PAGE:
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Summary:

Experimental code found earlier this week has found its way into the Chrome Beta for Android app. With a simple tweak it should speed up your browsing experience while using less wireless data at the same time.

Chrome-OS

The latest version of Chrome Beta for Android includes support for the experimental speed boost found earlier this week in Google’s code. There’s just one catch: You have to enable the feature for faster browsing. Luckily, it’s not difficult to find the setting, which uses Google’s servers to optimize web pages before serving them up on your Android phone or tablet.

First, make sure you have the latest update of Chrome Beta for Android — obvious, yes, but required. Next open a tab in Chrome and type chrome://flags in the address bar to see Chrome’s extra settings. Find the “Experimental Data Compression Proxy” mode, enable it and you’re done. So what happens now when browsing over a standard web connection? Google’s Chromium blog explains:

“This feature is powered by a connection to a SPDY proxy running on Google’s servers, paired with content optimization performed by our open-source PageSpeed libraries, specifically tuned for Chrome Beta on Android.

By using SPDY, the proxy is able to multiplex multiple request and response streams in parallel over a single TCP connection to your phone or tablet…   ….In addition, only HTTP traffic is routed through and optimized by the proxy, so secure (HTTPS) requests will bypass the proxy and continue to connect directly to the destination. Furthermore, DNS lookups are performed by the proxy, instead of on the mobile device. Turning on this experimental feature also enables Safe Browsing.”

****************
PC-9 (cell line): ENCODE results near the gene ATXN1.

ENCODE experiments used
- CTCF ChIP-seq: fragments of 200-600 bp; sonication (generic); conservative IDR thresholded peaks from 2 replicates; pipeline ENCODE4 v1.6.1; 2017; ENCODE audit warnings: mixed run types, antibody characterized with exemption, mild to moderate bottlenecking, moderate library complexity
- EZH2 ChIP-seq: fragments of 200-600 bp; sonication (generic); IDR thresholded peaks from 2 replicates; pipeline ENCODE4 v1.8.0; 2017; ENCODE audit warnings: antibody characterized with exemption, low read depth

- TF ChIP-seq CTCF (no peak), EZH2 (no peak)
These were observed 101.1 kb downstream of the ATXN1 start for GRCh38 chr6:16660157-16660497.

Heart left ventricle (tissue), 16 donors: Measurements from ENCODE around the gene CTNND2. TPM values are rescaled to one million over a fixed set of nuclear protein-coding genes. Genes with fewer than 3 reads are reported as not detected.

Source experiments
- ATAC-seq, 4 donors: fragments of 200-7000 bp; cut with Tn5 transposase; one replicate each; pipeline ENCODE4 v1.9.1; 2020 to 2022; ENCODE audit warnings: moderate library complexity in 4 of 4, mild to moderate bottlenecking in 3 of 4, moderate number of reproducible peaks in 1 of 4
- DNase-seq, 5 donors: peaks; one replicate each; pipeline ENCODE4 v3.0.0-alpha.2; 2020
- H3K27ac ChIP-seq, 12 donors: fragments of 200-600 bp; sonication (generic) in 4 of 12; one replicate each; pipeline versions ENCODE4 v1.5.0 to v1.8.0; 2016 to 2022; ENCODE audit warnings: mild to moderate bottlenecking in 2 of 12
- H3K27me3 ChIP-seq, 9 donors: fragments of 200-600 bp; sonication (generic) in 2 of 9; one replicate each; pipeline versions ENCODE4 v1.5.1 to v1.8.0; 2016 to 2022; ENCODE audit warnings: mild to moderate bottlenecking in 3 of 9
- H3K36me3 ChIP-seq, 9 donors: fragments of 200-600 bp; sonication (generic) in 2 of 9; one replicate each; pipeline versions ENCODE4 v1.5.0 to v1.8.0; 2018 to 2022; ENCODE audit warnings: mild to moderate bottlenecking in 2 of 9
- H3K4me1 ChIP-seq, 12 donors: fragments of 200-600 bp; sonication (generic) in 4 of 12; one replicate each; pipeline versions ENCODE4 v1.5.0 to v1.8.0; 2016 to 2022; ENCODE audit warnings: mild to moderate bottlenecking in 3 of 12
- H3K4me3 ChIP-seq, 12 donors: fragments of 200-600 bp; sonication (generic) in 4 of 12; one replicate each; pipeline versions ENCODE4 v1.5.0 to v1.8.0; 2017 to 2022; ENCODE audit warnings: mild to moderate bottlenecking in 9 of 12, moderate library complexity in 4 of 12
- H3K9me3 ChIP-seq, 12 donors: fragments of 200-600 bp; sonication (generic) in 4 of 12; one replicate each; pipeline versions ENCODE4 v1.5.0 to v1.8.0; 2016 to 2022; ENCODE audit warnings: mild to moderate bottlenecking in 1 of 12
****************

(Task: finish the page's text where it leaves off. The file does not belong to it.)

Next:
Note that secured web traffic stays secure as it bypasses Google’s proxy servers. That means you won’t be giving up your online bank passwords or any similar data that uses an HTTPS connection from your Android.

Ideally, this service will not only speed up the mobile web experience, it could also reduce the amount of mobile broadband you use. All images from web page requests will automatically be compressed using Google’s WebP format, which uses less data than other popular image formats such as .JPG and .PNG. Google will also remove “unnecessary whitespace, comments, and other metadata which are not essential to render the page” for faster, lighter page loads.

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  1. Gabriel Brown Wednesday, March 6, 2013

    Hi Kevin — what’s it like to use?

    Most of the sites I view on mobile are mobile-optimized nowadays.

    @gabeuk

  2. Marius Pranauskas Wednesday, March 6, 2013

    Sounds something like Blackberry :)

  3. Looks like Google is doing a copycat feature of Opera for Android with Turbo mode (now called, “Off-Road mode” in the new Opera, with the new WebKit transplant).

    This is a cool feature Opera added for phones, back in 2006 to save 80% on your mobile data plan…

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